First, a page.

As I did last year, I’m trying to make predictions of who could get a Nobel prize. The past year has been marked by the quantum supremacy claimed by John Martini’s team at Google Quantum. In fact, this discovery was only possible thanks to fundamental advances, both in physics and chemistry in the past few decades.
Particularly, Alain Aspect, John Clauser and Anton Zeilinger were recognised a decade ago by the Wolf prize for “fundamental conceptual and experimental contributions to the foundations of quantum physics, specifically an increasingly sophisticated series of tests of Bell’s inequalities.” The breaking of Bell’s inequalities originates in entanglement, that plays a fundamental role in the building of a quantum computer. I note that the last prize in fundamental quantum physics has been awarded in 2012 (to Serge Haroche and David Wineland for manipulation of individual quantum systems), that is quite a long time ago.
The making of Google’s processor has been achieved thanks to etching techniques, allowed by chemistry. Patterns on the chip are made through coating of a photoresist onto silicon. Shining light onto the chip would polymerise it, making easier or harder to remove the underlying silicon. Two chemists stand out in this field, having making groundbreaking advances in engineering chemically amplified photoresists: C. Grant Willson and Jean Fréchet.
My prediction for the Nobel Prize in Physics this year would be Alain Aspect, John Clauser and Anton Zeilinger, and in Chemistry C. Grant Willson and Jean Frechet. I eventually compiled a list of possible nominations with a few details for these two Nobel prizes:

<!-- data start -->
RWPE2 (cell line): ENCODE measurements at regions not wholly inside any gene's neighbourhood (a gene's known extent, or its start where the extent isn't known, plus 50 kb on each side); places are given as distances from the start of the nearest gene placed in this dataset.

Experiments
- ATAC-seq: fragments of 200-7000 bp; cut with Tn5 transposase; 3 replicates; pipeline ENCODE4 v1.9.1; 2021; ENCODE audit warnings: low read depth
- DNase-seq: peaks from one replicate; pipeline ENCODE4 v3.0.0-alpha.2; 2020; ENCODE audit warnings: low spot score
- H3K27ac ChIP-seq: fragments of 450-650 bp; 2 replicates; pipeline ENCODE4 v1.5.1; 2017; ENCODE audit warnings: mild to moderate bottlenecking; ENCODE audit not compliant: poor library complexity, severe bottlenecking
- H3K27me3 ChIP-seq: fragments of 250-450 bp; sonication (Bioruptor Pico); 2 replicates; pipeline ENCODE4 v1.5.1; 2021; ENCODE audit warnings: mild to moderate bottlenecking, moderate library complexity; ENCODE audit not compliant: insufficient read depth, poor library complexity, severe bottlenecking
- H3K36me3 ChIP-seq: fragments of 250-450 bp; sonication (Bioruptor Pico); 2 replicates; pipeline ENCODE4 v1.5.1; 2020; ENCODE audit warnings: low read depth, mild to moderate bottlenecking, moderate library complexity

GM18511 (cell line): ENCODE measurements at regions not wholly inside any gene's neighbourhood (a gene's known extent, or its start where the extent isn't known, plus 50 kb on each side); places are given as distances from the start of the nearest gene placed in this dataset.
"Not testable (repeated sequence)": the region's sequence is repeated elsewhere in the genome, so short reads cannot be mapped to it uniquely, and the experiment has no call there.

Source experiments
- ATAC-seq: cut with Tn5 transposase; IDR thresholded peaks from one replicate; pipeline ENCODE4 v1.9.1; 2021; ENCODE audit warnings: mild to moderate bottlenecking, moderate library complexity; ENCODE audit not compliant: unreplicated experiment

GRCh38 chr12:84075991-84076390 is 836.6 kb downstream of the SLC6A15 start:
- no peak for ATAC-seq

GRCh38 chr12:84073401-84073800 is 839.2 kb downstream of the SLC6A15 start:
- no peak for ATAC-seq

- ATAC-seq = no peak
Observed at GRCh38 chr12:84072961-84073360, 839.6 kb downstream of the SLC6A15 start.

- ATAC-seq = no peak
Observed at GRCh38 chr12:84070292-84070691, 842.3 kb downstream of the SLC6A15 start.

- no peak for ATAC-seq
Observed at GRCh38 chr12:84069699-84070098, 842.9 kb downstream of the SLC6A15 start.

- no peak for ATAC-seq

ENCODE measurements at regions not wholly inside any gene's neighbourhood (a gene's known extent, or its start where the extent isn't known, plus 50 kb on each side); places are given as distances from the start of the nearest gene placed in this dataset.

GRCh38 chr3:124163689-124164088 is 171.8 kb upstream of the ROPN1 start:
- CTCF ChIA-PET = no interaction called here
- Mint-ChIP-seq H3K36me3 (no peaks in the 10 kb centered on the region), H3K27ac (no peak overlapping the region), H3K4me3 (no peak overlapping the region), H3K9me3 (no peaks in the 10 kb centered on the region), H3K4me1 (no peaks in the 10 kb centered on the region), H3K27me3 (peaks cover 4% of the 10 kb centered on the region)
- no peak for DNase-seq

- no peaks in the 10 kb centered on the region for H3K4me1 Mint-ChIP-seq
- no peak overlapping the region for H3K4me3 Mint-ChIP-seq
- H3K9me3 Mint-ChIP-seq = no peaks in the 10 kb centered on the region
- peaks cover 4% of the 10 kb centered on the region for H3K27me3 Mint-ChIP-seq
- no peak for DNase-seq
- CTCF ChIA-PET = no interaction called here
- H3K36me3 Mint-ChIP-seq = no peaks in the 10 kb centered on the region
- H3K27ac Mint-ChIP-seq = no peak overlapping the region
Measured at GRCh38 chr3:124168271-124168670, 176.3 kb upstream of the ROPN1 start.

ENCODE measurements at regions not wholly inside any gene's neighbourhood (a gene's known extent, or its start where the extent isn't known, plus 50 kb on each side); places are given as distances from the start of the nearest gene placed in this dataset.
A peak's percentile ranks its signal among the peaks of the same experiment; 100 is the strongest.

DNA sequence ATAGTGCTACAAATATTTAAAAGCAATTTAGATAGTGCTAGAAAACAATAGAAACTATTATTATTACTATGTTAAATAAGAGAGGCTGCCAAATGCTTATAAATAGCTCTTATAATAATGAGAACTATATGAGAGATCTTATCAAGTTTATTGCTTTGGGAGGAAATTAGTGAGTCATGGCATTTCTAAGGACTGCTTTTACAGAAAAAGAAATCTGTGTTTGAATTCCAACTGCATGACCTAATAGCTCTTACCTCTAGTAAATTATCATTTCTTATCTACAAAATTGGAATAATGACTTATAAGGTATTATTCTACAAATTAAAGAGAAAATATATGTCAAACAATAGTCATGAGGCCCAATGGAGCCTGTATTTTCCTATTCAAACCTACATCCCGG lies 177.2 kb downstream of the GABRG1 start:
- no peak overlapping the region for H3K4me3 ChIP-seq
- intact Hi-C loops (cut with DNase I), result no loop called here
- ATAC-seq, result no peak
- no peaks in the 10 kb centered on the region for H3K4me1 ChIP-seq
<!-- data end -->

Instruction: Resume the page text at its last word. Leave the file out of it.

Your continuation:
- Alain Aspect, John Clauser and Anton Zeilinger, for their fundamental and experimental contributions to quantum physics and validation of Bell’s inequalities;
- Lene Hau and Steve Harris for their work on ultracold gases that slow down and even stop light, leading to electromagnetically induced transparency and studies in nonlinear optics.
- Sandra Faber, Margaret Geller, and Helen Quinn for dark matter;
- Yakir Aharonov and Michael Berry for their seminal work on the geometric phase in quantum mechanics. Yoseph Imry might also be a good contender in this field. I would be very happy to see them being awarded this year as it is condensed matter and I’ve been working on similar fields for a year now.
- C. Grant Willson and Jean Frechet for their work on polymers for chemically-amplified photoresists.
- Jennifer Doudna and Emmanuelle Charpentier for their studies of CRISPR/Cas9.
edit: were awarded “for the development of a method for genome editing”
- Omar Yaghi for MOFs and pioneering work in porous materials;
- Cato Laurencin, Kristi Anseth and Robert Langer for tissue engineering.
Who do you think will get it this year? Engage on twitter!